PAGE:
They told me how difficult, if not impossible, it was to change. They told me that they'd tried, really tried, to change.

They were definitely not pleased when I said that they could not change-that all they could do was to make other choices-they could learn to expand their repertoire.

Wait a minute! What do you mean I can't change!
What a useless booklet!

Well, hang on a minute.

Keep reading. What I'm saying will become increasingly clear as the pages go by. For now, however, here's a hint: Who we are at our cores is hard wired in. For example, my depressive nature, as well as my infamous temper, was, is and always will be a part of me.

It used to be that I thought I simply got depressed (sort of like one catches a cold-it happened to me.) Back before 1982, when my supervisor gave me an assignment-choose!-I'd have told you there was absolutely nothing I could do to control my temper and my tongue.

Thanks to implementing her suggestion, I learned several things:
1. my temper and my moods are as much a part of me as my beautiful, deep blue eyes.
2. What I choose to do with my moods and my temper depends on the breadth of my belief system and my willingness to challenge my self-perception.
3. And emphatically, choosing differently is about the amount of self-discipline I am willing to exert.

Because, even in the year 2016, with decades of practice, it is easier for me to get depressed than to have the self-discipline to follow the process of working through the depression.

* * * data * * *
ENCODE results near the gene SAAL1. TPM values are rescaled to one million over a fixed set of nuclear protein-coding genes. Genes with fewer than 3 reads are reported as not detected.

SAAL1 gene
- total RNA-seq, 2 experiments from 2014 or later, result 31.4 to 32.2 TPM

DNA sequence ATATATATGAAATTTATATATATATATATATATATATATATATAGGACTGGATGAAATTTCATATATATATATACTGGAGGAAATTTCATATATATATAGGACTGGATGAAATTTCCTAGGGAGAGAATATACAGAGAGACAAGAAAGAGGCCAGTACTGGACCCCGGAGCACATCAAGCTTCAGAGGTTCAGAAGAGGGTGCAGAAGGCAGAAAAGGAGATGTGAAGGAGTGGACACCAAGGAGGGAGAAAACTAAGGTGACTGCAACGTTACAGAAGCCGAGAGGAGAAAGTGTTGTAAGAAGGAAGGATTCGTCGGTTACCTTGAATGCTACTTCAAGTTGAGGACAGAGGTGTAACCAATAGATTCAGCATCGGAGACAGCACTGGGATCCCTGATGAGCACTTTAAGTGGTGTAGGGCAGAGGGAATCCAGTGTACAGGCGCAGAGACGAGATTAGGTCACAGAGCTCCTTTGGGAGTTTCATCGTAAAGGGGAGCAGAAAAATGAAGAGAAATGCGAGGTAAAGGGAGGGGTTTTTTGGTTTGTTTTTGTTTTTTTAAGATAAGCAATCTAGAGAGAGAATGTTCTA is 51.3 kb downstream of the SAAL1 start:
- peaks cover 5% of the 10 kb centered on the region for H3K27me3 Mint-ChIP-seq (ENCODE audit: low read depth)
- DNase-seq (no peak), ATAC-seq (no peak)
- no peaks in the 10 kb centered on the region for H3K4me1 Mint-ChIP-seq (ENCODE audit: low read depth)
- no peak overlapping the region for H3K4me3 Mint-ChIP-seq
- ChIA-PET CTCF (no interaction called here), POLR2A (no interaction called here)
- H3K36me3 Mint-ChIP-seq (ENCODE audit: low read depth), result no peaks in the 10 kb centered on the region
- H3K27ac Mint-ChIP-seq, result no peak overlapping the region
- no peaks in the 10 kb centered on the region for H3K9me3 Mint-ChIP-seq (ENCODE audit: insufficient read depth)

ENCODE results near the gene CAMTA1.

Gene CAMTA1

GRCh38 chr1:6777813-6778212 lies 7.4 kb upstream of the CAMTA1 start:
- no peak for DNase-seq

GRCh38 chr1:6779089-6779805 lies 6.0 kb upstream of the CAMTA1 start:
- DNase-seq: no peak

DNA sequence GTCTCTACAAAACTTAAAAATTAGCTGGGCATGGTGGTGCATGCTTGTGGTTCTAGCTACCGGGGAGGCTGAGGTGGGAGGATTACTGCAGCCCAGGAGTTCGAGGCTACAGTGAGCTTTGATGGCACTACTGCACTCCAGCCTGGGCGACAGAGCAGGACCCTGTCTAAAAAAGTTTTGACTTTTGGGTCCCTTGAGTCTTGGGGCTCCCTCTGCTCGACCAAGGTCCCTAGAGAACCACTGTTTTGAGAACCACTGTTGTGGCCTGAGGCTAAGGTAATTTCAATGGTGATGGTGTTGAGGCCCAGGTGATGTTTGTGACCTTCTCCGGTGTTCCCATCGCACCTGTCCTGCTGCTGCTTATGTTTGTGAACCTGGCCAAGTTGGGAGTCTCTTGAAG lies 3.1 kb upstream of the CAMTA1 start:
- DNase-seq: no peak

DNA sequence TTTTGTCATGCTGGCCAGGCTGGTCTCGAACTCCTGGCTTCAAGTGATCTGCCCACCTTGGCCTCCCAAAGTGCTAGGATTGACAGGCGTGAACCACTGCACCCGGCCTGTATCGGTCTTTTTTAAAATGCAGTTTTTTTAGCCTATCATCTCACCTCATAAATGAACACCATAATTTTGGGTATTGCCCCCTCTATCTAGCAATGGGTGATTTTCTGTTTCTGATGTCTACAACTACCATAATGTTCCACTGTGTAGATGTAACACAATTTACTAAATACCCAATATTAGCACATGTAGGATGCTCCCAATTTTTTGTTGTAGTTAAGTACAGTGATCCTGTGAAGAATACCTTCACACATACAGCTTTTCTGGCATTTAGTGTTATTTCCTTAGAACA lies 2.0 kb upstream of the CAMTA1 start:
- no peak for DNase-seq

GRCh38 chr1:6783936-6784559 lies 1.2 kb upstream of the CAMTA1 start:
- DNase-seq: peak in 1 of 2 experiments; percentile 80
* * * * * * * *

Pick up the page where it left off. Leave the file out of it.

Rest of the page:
Or the anger. Or the self-doubts. Or the self-criticism. Or whatever game I choose to play out.

So, that's a bit of the back story to this booklet. Now, let's have a look at how all of this is set into motion, and look at alternatives. Relax and come along for the ride.


Here's How to Receive the Booklet:

This booklet is in PDF format.  That means that you must have Adobe Acrobat Reader installed on your computer.

If you need to download Adobe Acrobat, click

acrobat

Then, follow the directions on the Adobe site, and install the reader. (Don't forget to bookmark this page.)


In 2016, I rewrote this booklet, and expanded it. It's now available through our publishing site, The Phoenix Centre Press. It's still free!

Click here for the next step